HARD TIMES doesn’t render the time of the Depression or historicize about it – it is that time, its lingo, mood, its tragic and hilarious stories…  




The oral historian must also be able to involve the speaker. He should make people feel comfortable, willing to talk. They have to trust him or her. Everything should work. The equipment should be perfectly functioning, and the talk should be natural, never forced. Also, the oral historian should write everything. The grammar mistakes that the interviewee can make contribute to give an idea of the character.

But how to convince people to talk about their past? It takes a very long practice. Professor Lichtenstein made us listen to some examples of oral history interviews, such as Craig Tylor’s interviews to Londoners, which is interestingly called “a work of documentary fiction”. Professor Lichtenstein talked about one of her projects, Older Women of the East End. These examples made me realise what a special kind of interaction you have to have with the interviewee.

Interviewing is not about having a simple conversation. It is more like a privileged conversation. Professor Lichtenstein told us that it is common that people who are interviewed experience breakdowns while talking. These are all things that can occur and that a good interviewer should be able to handle.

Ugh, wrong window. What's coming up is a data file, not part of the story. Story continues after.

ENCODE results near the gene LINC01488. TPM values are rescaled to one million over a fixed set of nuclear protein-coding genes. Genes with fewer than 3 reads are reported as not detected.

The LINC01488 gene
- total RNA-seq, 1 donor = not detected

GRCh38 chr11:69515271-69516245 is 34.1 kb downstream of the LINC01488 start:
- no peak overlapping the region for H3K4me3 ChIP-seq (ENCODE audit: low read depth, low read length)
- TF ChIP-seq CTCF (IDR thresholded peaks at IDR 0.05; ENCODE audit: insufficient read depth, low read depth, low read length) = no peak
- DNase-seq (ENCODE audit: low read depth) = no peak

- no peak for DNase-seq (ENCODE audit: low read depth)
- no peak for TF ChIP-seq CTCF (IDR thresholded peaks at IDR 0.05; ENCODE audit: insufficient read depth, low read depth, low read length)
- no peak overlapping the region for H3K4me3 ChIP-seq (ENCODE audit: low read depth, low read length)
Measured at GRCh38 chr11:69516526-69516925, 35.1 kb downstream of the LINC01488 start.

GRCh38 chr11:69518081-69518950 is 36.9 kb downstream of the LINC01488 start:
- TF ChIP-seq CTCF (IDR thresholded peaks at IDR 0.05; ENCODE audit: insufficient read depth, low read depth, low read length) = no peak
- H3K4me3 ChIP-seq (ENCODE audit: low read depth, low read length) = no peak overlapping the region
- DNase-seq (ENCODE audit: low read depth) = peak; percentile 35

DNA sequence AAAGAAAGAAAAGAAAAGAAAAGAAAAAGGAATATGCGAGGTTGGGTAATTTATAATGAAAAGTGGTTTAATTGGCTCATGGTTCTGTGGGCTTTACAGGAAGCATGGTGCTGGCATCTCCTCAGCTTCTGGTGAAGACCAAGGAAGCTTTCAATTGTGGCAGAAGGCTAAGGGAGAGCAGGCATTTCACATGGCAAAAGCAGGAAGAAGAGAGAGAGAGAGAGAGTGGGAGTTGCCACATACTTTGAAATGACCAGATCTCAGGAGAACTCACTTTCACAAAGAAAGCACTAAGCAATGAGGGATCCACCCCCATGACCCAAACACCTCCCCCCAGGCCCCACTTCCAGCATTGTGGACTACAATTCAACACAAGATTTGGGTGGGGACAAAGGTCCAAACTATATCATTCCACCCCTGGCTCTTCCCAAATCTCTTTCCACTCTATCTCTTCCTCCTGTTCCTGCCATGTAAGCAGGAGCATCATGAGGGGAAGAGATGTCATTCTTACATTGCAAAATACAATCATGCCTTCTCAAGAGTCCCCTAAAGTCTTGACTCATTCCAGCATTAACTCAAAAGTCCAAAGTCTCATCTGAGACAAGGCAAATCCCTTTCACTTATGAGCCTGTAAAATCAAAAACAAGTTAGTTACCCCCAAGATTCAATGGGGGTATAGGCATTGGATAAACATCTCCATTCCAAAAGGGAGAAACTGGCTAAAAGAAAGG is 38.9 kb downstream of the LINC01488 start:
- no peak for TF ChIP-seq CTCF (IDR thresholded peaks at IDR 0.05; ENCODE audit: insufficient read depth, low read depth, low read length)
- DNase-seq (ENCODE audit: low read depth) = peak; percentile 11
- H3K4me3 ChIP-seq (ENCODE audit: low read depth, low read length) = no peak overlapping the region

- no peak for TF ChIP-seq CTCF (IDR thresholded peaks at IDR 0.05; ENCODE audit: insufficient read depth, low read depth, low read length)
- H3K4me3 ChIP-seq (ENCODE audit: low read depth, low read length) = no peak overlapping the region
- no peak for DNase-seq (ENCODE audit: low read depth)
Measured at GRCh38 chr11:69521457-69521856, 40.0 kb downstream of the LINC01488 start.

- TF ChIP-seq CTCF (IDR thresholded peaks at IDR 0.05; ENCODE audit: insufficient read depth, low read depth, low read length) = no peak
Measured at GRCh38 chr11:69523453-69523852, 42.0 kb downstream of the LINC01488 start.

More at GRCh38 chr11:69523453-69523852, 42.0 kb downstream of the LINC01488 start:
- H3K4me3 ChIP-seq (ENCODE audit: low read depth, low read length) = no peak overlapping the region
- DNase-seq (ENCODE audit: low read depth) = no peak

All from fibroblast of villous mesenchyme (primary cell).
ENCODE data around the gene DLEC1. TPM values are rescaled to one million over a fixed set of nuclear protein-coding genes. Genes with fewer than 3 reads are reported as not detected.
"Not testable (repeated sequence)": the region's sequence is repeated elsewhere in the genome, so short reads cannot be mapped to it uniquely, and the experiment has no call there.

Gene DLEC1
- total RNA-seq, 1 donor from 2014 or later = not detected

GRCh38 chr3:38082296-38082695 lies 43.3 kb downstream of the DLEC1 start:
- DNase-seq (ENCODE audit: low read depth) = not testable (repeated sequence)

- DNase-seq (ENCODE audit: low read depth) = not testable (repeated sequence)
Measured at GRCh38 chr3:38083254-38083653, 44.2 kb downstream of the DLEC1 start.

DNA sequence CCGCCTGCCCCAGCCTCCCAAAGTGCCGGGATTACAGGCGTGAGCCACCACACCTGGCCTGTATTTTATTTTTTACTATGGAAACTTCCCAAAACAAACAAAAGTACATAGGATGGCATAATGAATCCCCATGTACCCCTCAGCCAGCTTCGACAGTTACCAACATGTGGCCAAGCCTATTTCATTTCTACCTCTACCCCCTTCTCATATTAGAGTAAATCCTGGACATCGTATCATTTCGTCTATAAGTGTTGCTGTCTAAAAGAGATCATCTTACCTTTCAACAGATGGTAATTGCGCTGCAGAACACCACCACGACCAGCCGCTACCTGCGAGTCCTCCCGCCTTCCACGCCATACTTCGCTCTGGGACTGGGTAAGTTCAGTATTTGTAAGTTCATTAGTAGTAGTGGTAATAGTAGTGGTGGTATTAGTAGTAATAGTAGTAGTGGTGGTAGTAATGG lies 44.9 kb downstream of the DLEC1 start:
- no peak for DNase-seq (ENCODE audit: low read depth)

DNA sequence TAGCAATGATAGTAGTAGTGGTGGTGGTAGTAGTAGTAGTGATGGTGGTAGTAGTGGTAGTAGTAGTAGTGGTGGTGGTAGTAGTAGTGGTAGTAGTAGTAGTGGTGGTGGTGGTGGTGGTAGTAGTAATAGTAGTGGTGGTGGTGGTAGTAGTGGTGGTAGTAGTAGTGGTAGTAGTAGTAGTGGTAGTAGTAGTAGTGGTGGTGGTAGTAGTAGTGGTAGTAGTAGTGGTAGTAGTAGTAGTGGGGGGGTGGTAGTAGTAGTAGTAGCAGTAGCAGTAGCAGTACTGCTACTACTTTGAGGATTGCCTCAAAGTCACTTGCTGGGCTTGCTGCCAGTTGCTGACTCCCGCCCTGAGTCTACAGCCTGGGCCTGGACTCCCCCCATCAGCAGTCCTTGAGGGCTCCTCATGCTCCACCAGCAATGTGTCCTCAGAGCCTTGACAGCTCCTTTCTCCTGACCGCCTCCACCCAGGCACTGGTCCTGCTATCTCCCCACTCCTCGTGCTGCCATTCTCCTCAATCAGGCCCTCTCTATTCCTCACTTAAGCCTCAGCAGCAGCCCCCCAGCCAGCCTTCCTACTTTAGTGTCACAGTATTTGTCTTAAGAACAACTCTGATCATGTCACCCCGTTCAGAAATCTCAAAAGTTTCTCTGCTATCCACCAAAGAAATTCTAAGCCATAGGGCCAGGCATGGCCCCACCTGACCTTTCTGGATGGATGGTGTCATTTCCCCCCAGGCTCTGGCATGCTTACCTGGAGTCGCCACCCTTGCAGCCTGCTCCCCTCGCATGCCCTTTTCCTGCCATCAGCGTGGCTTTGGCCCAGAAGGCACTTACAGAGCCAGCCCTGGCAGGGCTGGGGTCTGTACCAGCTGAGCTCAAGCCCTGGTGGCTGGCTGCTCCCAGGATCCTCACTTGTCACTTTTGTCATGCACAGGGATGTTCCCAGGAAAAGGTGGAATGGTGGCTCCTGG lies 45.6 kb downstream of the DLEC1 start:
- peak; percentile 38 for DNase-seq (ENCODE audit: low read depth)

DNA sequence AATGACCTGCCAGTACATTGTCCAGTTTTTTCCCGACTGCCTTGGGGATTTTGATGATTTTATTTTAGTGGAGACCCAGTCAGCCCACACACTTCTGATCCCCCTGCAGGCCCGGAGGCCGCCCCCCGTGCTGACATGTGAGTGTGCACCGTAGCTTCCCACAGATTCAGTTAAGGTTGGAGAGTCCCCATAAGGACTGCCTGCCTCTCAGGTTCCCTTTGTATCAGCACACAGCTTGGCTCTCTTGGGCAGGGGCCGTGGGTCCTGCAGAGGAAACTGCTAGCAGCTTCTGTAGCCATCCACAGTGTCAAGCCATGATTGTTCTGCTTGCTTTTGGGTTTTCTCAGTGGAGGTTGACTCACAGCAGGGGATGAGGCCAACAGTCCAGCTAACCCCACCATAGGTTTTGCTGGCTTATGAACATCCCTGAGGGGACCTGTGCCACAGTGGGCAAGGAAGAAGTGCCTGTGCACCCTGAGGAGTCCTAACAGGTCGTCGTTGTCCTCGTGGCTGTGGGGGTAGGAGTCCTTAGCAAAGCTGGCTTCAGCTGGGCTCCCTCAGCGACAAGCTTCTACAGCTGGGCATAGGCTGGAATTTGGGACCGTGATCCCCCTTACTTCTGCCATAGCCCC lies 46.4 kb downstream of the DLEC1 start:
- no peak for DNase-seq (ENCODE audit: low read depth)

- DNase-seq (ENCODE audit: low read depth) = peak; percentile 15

The last part of this post will be dedicated to the rules that a good oral historian should know. The first suggestion that Professor Lichtenstein gave us was to start small. Try to find the most interesting stories, but give yourself some realistic objectives.



Pic by Joao Silas

Getting Started

  • Define aims and objectives of the research.
  • Identify themes and focus on them.
  • Figure out who should be interviewed and why.
  • Find the interviewees (through advertising, research and approach to people individually).
  • Define question approaches.
  • Prepare some warm-up questions. “What did you have for breakfast?” or just talking about time would be just fine.


  • Choose a quiet place for the interview.
  • Be confident with your interviewee, with your equipment, with your interview in general.
  • Make sure your equipment is working. For non professional interviews, a digital recording device or a phone should be fine.